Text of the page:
The problem is that while the television show reproduces slave suffering, it’s unable to acknowledge that those experiences are familiar rather than novel. The Gilead in the television show is post-racial and ahistorical. The powerful Commander Waterford (Joseph Fiennes) calls Moira a "degenerate," in part because it’s suggested she is a lesbian, but there’s no suggestion of racial prejudice in the show. No one in the series, seems to see or reference race. Gilead is virulently sexist and homophobic, but it is, to all appearances, less racist than the current United States.
From a simple suspension-of-disbelief standpoint, this is hard to credit. Conservative gender politics in the United States have been closely intertwined with racism for decades. Right-wing restrictions on reproductive freedom go hand in hand with right-wing Islamophobia and right-wing antipathy to movements like Black Lives Matter. In the United States, patriarchy has always been importantly both white and male. It is extremely unlikely that an American fascist theocracy would somehow rid itself of the racism that has been a hallmark of United States authoritarianism from slavery through Jim Crow, and on up to mass incarceration today.
The Handmaid's Tale doesn’t just scrub the future of racism, though. It also cleanses the past. Neither Moira nor anyone else mentions American slavery, or uses the past history of black oppression to try to understand the current situation in Gilead. It's as if the show's creators feared that any discussion of racism, or any recognition of race, would cause Gilead to crumble, leaving the handmaids, black and white, standing in the rubble, blinking in confusion.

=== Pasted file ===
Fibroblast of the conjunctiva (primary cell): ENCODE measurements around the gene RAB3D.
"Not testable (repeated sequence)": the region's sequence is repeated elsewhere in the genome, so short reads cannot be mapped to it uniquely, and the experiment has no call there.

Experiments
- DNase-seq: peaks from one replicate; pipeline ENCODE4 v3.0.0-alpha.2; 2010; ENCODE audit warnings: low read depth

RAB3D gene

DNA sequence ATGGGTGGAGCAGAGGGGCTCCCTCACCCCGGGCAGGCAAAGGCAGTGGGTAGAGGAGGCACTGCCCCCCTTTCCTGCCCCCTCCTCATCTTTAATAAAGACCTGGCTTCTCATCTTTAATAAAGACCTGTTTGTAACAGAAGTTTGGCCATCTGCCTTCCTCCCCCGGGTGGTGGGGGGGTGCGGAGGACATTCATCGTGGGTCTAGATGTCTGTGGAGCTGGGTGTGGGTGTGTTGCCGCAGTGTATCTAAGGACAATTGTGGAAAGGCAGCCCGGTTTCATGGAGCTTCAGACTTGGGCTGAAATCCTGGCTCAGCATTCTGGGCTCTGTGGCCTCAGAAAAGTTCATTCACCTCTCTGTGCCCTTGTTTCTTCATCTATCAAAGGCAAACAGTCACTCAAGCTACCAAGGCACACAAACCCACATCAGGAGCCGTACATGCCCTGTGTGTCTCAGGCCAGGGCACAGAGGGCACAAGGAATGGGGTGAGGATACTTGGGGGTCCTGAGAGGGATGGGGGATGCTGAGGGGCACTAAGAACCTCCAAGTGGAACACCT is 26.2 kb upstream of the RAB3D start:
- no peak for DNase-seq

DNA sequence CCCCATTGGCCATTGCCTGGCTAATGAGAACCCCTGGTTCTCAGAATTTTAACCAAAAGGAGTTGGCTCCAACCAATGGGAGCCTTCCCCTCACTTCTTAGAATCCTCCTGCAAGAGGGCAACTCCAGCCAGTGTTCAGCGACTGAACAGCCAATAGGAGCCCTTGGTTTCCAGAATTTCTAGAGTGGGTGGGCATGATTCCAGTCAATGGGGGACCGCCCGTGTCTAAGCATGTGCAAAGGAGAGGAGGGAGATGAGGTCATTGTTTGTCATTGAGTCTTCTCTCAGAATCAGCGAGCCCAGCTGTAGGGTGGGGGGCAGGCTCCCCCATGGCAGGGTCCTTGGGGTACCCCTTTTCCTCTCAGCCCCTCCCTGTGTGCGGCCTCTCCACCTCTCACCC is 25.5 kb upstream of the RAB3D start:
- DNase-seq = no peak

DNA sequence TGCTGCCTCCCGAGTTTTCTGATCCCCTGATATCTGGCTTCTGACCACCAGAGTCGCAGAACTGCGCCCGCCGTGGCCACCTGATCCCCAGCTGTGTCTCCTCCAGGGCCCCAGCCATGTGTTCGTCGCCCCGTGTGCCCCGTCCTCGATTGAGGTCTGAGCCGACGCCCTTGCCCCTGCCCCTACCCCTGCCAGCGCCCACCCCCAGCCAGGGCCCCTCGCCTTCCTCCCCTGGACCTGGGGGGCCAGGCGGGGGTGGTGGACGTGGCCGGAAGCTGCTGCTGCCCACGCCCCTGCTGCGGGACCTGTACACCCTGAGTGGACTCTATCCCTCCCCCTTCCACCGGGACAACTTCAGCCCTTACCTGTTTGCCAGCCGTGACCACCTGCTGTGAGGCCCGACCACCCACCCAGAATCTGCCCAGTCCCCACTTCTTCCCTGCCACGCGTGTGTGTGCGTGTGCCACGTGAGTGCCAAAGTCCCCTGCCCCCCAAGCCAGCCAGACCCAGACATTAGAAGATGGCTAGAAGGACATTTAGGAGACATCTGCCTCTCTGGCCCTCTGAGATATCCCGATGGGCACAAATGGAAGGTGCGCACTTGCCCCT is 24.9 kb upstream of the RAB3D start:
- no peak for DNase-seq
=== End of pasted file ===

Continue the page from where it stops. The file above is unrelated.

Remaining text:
Ultimately, the television show The Handmaid's Tale has the same problem with race as the novel. June has numerous black loved ones. But she herself has to be white, and black history must be sidelined. The conceit of the show relies on the displacement and bracketing of America’s racial past.
There are dystopias that deal straightforwardly and honestly with the fact that America has always been a dystopia for people of color. Octavia Butler's Parable series imagines a racist theocracy much like Gilead. But rather than focusing on white people, it tells the story of the black and interracial communities targeted for death and exploitation by the regime. (Published in 1998, Parable of the Sower features a dictator whose slogan is “Make America Great Again.”) Marge Piercy’s 1976 Woman on the Edge of Time is about a Hispanic, mentally ill woman who has visions of a utopian communal future. The dystopia in the novel is simply America in the 1970s, in which marginalized people are experimented on, disbelieved, and murdered, without regard for their rights or humanity.
Butler and Piercy's novels aren’t as well-known as Atwood’s, nor are they as celebrated. Neither is likely to be made into a television series anytime soon. There could be many reasons for that. But the fact that The Handmaid's Tale is about white suffering is probably part of it.
If creators are concerned about the horror of violence against people of color, why not center stories on them? The answer is that (generally white) creators believe that the imagined (mostly white) audience will be better able to empathize with a white protagonist. This creates a situation where even anti-racist stories are unable to represent or sympathize with the suffering or struggles of non-white people. From Orwell to The Hunger Games to Harry Potter and back to War of the Worlds, we constantly imagine tyranny as something that is inflicted on white people. Many people have argued that The Handmaid’s Tale is particularly timely now. But the current presidency isn’t just predicated on sexism, it’s built around demonization of Mexicans, Muslims, black people, and the generalized specter of non-white immigrants. Trump’s policies have traction precisely because they’re seen as primarily affecting those people, over there. Because fictional tyrannical dystopias are primarily envisioned as affecting white people, it can be harder to see negative policies that oppress others. At the point where the fictional metaphor matters more than the current reality, something’s gone terribly wrong.